The final thing I like about the Braavos introduction is that it seems to infer that the show won’t deviate from Arya Stark’s travels there following her time with The Hound. In fact, I wouldn’t be surprised if a lot of that happens over the next few episodes. There have been a great deal of theories that Arya’s story would be changed for the show, that adding Braavos in addition to Meereen would be too costly for the show and Arya’s story would get streamlined. All of that is out the window. My bags are packed, I’m ready for the House of Black and White.

Does the show know what it’s doing with the Iron Born?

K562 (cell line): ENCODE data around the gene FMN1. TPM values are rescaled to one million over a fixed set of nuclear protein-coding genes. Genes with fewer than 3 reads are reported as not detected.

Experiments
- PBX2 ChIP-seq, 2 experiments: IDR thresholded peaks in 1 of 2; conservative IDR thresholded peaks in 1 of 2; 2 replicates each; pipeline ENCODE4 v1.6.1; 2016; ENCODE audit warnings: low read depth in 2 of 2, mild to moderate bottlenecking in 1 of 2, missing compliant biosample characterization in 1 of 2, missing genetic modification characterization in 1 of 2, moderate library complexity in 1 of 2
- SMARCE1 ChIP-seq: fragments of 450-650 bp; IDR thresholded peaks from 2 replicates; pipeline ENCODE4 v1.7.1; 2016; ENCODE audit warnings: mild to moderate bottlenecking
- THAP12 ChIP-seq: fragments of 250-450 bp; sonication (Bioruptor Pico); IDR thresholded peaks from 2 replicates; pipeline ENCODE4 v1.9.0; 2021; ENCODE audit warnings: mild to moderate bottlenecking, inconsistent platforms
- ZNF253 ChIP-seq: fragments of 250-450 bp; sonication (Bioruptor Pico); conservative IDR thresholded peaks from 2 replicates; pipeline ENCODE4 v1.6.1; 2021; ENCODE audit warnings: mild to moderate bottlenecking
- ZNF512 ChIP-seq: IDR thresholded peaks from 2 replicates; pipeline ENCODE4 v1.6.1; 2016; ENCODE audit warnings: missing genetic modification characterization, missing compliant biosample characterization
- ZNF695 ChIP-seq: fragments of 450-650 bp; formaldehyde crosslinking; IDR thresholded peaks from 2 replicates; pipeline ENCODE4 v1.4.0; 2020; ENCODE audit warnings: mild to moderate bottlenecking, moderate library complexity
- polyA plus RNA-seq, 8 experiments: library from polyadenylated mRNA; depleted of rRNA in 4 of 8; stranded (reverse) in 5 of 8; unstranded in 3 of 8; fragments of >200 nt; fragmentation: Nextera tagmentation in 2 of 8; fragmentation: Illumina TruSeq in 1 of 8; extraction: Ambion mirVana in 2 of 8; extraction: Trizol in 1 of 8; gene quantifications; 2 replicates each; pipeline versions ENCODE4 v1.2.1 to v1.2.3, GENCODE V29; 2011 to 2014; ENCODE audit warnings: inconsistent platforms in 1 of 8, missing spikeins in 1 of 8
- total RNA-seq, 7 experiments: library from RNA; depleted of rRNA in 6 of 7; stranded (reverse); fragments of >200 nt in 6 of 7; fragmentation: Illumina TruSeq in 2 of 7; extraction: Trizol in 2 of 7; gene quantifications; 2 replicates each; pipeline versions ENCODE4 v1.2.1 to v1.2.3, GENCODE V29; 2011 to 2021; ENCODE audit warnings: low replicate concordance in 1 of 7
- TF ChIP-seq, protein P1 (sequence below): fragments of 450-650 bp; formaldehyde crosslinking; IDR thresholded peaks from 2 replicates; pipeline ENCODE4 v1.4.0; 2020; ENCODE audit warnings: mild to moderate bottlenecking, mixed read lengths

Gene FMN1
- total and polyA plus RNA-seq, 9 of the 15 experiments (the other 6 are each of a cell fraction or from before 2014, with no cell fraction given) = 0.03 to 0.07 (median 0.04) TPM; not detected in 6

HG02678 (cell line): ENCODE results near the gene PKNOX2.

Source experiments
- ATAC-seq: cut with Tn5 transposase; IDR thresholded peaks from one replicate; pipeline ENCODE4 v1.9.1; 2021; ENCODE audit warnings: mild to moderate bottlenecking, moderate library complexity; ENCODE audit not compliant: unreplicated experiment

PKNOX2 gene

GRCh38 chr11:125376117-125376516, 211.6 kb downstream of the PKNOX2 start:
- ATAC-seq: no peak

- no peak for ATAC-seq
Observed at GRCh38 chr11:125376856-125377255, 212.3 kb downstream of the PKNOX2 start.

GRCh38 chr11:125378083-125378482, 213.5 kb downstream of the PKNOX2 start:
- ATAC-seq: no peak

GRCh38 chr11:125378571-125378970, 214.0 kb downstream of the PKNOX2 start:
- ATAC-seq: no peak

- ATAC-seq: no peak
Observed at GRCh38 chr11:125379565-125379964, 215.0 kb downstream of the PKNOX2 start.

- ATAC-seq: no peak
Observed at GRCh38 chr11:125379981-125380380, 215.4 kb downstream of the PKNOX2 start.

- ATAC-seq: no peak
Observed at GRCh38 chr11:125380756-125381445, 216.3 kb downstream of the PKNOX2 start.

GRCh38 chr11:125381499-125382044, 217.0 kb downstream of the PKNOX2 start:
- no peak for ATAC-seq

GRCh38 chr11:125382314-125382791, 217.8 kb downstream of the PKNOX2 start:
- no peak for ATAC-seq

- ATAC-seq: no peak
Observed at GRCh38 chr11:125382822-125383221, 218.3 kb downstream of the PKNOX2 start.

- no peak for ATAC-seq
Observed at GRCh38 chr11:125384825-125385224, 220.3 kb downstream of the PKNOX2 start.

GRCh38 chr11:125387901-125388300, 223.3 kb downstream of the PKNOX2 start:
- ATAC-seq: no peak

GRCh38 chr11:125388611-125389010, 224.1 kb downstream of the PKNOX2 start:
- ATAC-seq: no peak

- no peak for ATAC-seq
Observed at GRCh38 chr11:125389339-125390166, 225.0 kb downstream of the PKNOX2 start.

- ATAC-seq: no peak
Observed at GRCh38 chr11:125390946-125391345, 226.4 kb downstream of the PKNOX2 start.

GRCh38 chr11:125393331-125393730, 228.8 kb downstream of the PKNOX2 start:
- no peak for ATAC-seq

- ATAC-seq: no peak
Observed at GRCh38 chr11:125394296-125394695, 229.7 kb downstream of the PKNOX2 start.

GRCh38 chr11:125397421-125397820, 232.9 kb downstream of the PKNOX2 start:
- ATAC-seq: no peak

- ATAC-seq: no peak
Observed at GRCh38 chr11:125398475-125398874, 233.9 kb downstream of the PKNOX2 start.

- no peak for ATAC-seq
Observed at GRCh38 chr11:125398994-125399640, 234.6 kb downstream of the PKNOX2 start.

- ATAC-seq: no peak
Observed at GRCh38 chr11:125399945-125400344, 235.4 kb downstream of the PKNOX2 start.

Upon first watch of this episode, I would have said no. After a bit of thought, I’m not so sure. The scene in which Yara goes to rescue Theon from the clutches of Ramsay Snow is definitely territory the books never covered. In fact, the timeline in the books is much different. After the sack of Winterfell, Theon disappears and his family writes him off as dead. His sister is also quite preoccupied with the fact that their father has died and there is to be a Kingsmoot to decide who will succeed Balon. None of that has happened in the show and the showrunners couldn’t exactly tell Alfie Allen (and his considerable acting talent) to leave and come back for season 5. So a lot of this Yara/Theon/Ramsay stuff seems like taking the long road to give the characters something to do while the show figures out their ultimate destination.